In addition to working as Kythera's lawyer, Mendelson was an investor in the company. According to records filed with the US Securities and Exchange Commission on May 17, 2012, Mendelson advised Kythera in a public stock offering that netted about $86 million. The disclosure filing noted that Mendelson owned 13,000 shares of Kythera at the time. Mendelson's investments were through a family trust, and through VP Company Investments 2008, LLC, a Delaware-registered corporation that partners of the Latham Watkins law firm use as a co-investment vehicle. Mendelson was still a stockowner in Kythera when he became a UC Regent in July of last year.
Mendelson also represents and owns stock in Singulex, Inc., another corporation that licenses technology from UC. Singulex's offices and labs are in Alameda. In a filing with the SEC last year, Singulex's executives wrote, "our business is dependent on our exclusive license from the Regents of the University of California," and warned prospective investors that "termination of this license could negatively impact our market position." As of September 2012, Mendelson owned 34,004 shares of Singulex through his family's trust. He also owned a portion of another 34,004 shares, along with partners of the Latham Watkins law firm, held by VP Company Investments 2008, LLC.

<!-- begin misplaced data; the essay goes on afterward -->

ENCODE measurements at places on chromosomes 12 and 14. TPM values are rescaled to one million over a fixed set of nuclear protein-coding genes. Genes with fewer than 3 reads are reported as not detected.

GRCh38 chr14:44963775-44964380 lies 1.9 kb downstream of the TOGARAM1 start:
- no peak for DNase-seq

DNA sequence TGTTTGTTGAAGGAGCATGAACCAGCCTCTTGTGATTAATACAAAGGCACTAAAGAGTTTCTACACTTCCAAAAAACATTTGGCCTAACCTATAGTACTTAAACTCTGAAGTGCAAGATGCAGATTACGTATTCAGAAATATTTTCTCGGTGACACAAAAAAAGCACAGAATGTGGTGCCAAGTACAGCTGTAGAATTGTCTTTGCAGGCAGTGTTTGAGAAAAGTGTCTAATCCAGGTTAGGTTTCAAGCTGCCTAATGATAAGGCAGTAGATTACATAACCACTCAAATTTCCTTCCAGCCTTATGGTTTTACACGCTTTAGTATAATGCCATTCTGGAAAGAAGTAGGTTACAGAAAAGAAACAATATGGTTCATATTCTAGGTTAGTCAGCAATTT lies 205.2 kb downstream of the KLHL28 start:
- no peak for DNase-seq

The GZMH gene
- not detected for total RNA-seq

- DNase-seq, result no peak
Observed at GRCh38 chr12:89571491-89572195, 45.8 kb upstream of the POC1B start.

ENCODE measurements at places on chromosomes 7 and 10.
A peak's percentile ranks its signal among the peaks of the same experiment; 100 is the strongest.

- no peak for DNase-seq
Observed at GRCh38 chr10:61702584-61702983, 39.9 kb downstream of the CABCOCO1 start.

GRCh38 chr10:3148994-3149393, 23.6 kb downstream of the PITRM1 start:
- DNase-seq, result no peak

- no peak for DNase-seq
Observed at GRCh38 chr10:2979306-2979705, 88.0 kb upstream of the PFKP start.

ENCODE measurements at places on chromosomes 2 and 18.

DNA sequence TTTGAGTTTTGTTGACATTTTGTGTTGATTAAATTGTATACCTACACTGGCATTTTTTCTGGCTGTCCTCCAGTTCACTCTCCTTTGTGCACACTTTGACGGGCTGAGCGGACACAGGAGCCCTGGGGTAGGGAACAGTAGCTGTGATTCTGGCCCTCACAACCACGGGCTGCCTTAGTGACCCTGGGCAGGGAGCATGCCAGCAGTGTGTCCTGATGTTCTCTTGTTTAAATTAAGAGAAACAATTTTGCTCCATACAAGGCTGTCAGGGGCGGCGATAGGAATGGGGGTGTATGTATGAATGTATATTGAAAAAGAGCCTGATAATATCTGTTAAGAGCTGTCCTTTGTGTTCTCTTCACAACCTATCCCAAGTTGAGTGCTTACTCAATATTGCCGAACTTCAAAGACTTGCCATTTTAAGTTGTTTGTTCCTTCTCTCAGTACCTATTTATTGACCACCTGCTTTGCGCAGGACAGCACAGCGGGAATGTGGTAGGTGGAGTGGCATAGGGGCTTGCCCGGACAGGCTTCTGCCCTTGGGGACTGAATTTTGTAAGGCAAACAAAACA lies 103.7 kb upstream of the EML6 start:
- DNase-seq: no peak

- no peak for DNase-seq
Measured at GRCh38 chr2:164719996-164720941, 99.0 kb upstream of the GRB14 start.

As a regent-designate since 2011, and as a full voting member of the UC Regents since July 2012, Mendelson participated in the regents' special Working Group on Technology Transfer, an ad hoc committee of the board that was tasked with studying system-wide tech transfer policies. One of this working group's recommendations was "establishing separate institutional structures with funding and mandate to invest in UC start-ups." The regents' Working Group on Technology Transfer also took the lead in advocating for the establishment of Newco.
At last month's regents meeting, during the discussion preceding the vote to establish Newco, Mendelson recounted his version of the Agensys story. "As some of you may have heard, a mutual friend of chairman Lansing and mine, Dr. Arie Belldegrun at UCLA, he and a number of faculty members started a company. It was called Agensys. It was sold ultimately for $500 million dollars and the university benefitted greatly."